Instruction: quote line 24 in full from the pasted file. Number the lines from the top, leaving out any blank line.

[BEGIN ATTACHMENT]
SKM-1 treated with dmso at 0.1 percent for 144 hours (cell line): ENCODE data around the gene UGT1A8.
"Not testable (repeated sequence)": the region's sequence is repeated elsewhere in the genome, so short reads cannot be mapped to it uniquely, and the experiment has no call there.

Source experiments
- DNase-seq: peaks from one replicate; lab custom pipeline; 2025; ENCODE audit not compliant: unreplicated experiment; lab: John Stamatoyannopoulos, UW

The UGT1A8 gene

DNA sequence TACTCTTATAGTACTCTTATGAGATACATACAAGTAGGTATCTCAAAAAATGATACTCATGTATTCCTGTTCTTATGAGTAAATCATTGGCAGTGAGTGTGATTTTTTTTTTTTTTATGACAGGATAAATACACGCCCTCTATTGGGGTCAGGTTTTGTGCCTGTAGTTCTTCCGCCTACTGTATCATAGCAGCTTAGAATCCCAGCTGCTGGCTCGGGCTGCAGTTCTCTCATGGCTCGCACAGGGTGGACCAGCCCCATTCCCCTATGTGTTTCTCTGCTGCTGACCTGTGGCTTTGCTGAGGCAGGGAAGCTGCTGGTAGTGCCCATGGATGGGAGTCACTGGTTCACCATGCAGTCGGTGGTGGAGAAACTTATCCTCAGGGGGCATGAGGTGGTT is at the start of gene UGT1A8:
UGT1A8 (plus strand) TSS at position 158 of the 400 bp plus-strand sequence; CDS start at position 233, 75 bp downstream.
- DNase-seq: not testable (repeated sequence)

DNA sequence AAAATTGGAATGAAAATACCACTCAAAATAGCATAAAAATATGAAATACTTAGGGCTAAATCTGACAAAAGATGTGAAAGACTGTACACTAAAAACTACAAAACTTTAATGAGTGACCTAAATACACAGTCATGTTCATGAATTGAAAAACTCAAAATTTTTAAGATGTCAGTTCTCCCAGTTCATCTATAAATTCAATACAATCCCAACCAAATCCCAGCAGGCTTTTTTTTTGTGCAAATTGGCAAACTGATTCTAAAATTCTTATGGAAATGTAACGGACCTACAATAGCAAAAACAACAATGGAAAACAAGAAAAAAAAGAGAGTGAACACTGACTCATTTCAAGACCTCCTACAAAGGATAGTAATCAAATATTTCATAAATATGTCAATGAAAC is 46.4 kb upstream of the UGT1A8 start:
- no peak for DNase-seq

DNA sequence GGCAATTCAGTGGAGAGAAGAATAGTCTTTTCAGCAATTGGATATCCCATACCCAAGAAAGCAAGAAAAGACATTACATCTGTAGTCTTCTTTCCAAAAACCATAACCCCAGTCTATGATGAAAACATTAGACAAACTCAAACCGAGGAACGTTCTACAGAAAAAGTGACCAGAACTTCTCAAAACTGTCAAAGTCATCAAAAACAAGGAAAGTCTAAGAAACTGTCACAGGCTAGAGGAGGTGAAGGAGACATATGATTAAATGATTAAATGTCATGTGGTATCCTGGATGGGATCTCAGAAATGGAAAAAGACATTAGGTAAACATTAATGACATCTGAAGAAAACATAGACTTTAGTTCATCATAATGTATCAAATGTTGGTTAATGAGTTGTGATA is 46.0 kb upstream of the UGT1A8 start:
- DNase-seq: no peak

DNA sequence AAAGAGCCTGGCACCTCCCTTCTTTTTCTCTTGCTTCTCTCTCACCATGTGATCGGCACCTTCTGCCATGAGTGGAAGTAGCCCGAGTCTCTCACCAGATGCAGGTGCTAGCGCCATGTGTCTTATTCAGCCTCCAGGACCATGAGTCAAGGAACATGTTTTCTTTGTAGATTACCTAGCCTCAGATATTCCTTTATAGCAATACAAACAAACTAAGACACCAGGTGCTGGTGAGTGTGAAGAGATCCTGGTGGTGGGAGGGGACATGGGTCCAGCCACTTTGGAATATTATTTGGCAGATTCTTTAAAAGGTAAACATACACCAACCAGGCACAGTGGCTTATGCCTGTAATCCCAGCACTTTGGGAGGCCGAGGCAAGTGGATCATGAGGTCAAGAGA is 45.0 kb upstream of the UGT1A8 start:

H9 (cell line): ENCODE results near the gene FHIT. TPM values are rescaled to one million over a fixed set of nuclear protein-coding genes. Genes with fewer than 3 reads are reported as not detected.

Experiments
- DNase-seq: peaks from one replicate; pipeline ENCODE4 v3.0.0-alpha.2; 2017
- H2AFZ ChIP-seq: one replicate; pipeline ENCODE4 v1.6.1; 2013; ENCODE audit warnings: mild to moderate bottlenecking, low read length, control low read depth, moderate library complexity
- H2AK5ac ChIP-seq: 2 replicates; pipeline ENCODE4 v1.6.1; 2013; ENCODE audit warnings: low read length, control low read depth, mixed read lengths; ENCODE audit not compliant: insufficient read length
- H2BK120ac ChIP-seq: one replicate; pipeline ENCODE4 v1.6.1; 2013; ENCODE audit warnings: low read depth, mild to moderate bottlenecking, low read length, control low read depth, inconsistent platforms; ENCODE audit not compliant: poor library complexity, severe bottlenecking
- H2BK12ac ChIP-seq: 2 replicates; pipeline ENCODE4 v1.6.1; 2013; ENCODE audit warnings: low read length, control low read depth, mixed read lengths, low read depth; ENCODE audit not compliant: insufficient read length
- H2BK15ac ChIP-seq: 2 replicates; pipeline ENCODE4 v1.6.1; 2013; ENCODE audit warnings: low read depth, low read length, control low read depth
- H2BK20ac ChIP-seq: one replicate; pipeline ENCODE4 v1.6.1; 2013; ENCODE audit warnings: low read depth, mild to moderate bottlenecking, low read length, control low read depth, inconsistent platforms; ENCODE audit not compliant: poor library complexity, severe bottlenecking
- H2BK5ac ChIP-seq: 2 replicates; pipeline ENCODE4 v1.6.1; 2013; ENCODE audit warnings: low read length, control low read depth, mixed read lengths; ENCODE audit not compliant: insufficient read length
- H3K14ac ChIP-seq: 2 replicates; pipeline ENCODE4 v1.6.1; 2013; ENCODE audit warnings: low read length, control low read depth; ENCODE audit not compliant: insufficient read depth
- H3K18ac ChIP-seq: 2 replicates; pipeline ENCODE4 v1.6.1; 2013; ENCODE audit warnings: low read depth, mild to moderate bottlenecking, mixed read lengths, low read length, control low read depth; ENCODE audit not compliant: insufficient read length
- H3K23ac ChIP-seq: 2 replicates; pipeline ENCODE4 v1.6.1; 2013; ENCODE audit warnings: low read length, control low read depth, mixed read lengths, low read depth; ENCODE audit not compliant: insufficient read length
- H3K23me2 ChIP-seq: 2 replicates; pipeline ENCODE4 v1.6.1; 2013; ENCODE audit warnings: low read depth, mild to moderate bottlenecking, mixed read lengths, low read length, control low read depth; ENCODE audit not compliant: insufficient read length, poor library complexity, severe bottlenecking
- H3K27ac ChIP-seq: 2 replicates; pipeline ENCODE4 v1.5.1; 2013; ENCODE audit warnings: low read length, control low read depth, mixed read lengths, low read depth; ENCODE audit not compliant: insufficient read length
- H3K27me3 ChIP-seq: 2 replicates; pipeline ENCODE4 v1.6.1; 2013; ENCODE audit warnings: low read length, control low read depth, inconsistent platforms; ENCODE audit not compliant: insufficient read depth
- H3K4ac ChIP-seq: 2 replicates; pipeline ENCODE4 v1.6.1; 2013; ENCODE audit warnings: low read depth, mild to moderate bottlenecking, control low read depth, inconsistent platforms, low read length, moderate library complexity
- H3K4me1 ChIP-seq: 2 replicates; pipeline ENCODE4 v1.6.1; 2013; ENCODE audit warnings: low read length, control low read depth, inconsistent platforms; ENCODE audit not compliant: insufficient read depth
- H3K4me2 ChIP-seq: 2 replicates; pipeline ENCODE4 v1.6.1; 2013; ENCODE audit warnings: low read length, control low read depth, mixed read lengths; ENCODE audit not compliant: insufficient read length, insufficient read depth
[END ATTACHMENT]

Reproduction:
- H3K14ac ChIP-seq: 2 replicates; pipeline ENCODE4 v1.6.1; 2013; ENCODE audit warnings: low read length, control low read depth; ENCODE audit not compliant: insufficient read depth